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Note: Varies by jurisdiction
Note: Varies by jurisdiction
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A spree killer is someone who kills two or more victims in a short time in multiple locations. The U.S. Bureau of Justice Statistics defines a spree killing as "killings at two or more locations with almost no time break between murders".
According to the Federal Bureau of Investigation (FBI), the general definition of spree killer is a person (or more than one person) who commits two or more murders without a cooling-off period; the lack of a cooling-off period marking the difference between a spree killer and a serial killer. The category has, however, been found to be of no real value to law enforcement, because of definitional problems relating to the concept of a "cooling-off period". Serial killers commit clearly separate murders, happening at different times. Mass murderers are defined by one incident, with no distinctive time period between the murders.
How to distinguish a spree killer from a mass murderer, or from a serial killer is subject to considerable controversy, and the term is not consistently applied, even within the academic literature. For example, The Encyclopedia of Crime and Punishment lists five different categories of spree killers and cites Mark O. Barton as an example for the second one. He is also noted with other mass murderers, such as Patrick Sherrill, in the respective entry about mass murder. In The Anatomy Of Motive, John E. Douglas cites Charles Starkweather and Andrew Cunanan as examples of spree killers, while Jack Levin calls Starkweather a mass murderer and Cunanan a serial killer.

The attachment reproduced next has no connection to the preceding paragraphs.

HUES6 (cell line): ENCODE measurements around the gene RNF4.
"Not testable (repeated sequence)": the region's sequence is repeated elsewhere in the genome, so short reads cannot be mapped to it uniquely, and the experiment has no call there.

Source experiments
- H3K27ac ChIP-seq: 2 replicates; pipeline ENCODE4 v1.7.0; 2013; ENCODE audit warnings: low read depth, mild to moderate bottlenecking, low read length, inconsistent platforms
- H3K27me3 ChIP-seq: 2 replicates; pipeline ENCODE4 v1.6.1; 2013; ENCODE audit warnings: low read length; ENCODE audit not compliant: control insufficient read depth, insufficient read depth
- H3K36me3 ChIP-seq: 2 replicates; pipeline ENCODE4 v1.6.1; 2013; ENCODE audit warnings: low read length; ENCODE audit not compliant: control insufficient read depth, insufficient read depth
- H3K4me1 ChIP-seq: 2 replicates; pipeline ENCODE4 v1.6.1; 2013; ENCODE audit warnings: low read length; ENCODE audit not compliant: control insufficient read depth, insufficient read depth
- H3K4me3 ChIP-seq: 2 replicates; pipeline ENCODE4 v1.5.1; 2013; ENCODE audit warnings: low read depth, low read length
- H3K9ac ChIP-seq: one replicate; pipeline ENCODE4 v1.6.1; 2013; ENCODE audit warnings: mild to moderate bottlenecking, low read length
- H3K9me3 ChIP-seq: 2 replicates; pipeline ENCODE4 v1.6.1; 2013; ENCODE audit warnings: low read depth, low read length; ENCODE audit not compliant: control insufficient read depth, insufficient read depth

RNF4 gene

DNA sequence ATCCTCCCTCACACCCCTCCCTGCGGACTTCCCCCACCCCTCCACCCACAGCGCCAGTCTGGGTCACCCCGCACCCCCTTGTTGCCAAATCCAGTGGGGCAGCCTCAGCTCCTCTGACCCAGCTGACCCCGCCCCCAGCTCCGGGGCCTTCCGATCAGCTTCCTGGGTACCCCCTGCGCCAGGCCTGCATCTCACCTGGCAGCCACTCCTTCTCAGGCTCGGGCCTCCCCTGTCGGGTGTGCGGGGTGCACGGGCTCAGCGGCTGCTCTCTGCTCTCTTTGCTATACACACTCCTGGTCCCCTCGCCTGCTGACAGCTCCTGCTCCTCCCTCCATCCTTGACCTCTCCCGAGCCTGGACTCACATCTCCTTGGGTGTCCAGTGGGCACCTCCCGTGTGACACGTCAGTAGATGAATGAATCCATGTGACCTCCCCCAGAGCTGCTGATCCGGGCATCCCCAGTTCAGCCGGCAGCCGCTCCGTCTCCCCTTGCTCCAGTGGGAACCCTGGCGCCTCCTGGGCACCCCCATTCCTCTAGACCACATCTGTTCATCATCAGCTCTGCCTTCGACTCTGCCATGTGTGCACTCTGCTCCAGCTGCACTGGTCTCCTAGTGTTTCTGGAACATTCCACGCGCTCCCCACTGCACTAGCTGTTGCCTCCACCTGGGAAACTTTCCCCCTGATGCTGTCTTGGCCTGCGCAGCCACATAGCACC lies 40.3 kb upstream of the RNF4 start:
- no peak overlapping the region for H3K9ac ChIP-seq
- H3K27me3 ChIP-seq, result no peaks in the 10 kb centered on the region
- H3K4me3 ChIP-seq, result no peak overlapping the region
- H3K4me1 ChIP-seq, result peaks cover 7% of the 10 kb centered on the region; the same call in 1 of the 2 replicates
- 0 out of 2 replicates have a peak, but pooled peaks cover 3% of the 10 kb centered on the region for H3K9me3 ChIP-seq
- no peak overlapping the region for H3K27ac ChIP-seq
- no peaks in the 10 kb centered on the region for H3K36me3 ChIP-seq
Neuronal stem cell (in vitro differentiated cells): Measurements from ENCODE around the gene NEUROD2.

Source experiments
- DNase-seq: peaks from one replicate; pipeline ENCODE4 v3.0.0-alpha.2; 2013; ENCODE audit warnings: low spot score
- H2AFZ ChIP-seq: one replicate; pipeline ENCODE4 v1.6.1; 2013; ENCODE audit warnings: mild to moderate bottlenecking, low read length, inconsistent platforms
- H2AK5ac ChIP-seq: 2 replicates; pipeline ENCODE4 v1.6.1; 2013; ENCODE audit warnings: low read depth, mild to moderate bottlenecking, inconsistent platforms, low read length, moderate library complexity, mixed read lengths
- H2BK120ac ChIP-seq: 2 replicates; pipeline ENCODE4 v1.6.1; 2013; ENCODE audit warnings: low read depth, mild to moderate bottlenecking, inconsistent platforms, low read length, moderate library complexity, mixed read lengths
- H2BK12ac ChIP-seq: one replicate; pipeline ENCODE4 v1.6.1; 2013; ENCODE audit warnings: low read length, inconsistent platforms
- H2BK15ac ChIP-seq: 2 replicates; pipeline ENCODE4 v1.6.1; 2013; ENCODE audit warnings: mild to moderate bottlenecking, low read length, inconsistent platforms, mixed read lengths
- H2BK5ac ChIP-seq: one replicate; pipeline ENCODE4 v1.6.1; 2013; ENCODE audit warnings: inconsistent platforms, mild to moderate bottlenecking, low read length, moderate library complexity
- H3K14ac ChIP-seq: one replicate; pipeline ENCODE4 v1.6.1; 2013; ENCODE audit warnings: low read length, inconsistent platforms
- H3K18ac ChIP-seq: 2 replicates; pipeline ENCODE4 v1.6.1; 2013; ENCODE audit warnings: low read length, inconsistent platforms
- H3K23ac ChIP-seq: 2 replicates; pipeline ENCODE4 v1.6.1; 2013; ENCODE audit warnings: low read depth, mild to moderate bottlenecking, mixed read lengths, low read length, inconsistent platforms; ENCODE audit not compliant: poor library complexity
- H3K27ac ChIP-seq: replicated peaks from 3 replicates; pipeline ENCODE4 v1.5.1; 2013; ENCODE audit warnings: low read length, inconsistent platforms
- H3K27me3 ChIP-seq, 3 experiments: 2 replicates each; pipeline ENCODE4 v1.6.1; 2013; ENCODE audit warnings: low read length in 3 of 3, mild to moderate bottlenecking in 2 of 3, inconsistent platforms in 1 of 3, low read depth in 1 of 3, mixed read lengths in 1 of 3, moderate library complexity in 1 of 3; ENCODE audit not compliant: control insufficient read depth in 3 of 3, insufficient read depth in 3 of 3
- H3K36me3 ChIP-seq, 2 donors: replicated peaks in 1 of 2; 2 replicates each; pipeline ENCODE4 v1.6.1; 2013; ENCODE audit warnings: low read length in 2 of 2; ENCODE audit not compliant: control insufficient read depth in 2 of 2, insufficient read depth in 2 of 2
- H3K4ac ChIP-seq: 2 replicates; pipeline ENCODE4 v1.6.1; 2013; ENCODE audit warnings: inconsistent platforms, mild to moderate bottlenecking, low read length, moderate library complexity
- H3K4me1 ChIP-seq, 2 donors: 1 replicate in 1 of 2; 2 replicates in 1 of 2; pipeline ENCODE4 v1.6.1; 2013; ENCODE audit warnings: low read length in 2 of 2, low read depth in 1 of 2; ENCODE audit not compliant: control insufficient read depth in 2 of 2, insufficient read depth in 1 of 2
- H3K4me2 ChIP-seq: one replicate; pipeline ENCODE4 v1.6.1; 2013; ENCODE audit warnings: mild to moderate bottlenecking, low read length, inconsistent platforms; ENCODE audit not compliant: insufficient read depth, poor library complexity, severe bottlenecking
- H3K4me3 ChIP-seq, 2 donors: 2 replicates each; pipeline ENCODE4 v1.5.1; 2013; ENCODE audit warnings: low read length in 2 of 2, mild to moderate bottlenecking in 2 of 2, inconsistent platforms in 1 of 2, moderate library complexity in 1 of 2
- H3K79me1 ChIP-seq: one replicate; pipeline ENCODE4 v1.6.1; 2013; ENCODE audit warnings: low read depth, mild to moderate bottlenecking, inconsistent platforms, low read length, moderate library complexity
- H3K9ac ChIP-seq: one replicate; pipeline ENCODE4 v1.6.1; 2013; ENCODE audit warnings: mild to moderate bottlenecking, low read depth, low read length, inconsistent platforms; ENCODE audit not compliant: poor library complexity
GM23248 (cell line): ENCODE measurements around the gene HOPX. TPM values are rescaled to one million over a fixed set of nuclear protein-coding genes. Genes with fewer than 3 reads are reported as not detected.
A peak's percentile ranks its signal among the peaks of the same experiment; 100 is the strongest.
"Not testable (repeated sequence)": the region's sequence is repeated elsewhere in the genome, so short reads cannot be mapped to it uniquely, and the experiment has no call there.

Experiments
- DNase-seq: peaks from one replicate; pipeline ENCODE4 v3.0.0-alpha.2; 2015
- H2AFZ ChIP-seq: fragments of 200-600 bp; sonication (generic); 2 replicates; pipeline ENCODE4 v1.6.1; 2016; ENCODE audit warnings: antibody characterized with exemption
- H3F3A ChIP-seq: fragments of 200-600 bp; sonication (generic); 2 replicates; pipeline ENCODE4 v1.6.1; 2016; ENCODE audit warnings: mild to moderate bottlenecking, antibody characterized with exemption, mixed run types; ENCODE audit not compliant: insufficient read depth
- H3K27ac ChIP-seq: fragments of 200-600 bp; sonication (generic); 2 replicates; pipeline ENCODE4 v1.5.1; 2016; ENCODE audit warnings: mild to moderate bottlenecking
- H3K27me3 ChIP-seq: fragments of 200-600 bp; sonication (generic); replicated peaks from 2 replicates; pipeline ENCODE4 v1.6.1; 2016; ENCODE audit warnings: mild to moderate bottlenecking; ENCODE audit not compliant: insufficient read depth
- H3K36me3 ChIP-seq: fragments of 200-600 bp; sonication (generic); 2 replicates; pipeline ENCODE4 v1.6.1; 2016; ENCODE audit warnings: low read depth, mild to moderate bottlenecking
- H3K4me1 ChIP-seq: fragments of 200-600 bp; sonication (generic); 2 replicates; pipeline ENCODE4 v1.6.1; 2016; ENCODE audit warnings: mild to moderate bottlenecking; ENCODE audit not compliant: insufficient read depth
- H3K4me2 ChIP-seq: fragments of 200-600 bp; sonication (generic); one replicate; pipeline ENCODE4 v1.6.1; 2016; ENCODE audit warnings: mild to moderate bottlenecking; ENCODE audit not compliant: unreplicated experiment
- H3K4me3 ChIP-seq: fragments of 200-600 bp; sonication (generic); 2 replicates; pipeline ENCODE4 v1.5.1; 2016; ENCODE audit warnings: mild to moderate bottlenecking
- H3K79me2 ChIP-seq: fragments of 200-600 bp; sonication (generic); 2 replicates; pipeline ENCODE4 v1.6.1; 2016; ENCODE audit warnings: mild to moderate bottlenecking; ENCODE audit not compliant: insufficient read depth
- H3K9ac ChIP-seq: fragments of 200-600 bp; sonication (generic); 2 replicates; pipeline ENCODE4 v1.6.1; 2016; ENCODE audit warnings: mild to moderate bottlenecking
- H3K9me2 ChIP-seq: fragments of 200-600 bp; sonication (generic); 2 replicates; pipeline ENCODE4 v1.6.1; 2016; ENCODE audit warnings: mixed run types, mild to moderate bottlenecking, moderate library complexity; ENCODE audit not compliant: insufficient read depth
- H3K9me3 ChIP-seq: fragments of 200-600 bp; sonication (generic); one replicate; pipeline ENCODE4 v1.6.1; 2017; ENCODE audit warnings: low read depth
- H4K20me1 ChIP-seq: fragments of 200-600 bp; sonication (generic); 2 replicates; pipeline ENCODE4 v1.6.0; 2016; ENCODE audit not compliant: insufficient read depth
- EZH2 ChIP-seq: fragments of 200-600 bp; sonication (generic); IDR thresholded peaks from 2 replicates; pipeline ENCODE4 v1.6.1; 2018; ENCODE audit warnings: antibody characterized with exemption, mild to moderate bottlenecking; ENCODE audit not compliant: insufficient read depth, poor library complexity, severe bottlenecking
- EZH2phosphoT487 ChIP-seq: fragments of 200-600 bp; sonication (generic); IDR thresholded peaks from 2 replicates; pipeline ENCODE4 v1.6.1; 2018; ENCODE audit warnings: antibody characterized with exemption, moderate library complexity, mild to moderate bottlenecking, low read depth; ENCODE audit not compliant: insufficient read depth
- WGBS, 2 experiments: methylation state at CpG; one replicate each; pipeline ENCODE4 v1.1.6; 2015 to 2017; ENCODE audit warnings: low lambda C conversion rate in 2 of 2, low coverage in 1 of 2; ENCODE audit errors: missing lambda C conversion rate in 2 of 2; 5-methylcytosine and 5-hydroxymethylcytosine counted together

In Controversial Issues in Criminology, Fuller and Hickey write that "[t]he element of time involved between murderous acts is primary in the differentiation of serial, mass, and spree murderers", later elaborating that spree killers "will engage in the killing acts for days or weeks" while the "methods of murder and types of victims vary". Andrew Cunanan is given as an example for spree killing, while Charles Whitman is mentioned in connection with mass murder, and Jeffrey Dahmer with serial killing.
Douglas explains that the identity of a serial killer is generally unknown until he is caught, and the mass murderer's identity is learned only after he has committed his crime. The identity of the spree killer, on the other hand, usually becomes known by police while his spree continues, and he is sought as a fugitive.
Another term, rampage killer, has sometimes been used to describe spree killers, but it does not differentiate between mass murderers and spree killers.
- Charalambous, Nick, and Meryl Dillman. "No evidence of spree killer yet, police say". The Anderson Independent-Mail (Anderson, South Carolina), December 17, 2006. Accessed July 8, 2008.
- Morton, Robert J., and Mark A. Hilts (eds.) Serial Murder – Multi-Disciplinary Perspectives for Investigators, National Center for the Analysis of Violent Crime, Federal Bureau of Investigation. Accessed July 4, 2009.
- Levinson, David (ed.): Encyclopedia of Crime and Punishment, Vol. 4; Berkshire Publishing Group, 2002. p. 1565
- Levinson, p. 1038.
- Douglas, John E. & Olshaker, Mark: The Anatomy Of Motive; Simon and Schuster, 1999.
- Levin, Jack & Fox, James Alan: Mass Murder: America's Growing Menace, Berkley Books, 1991.
- Levin, Jack: Serial Killers and Sadistic Murderers, Prometheus Books, 2008. p. 49.
- Fuller, John R. & Hickey, Eric W.: Controversial Issues in Criminology; Allyn and Bacon, 1999. pp. 36.
- Douglas, p. 192.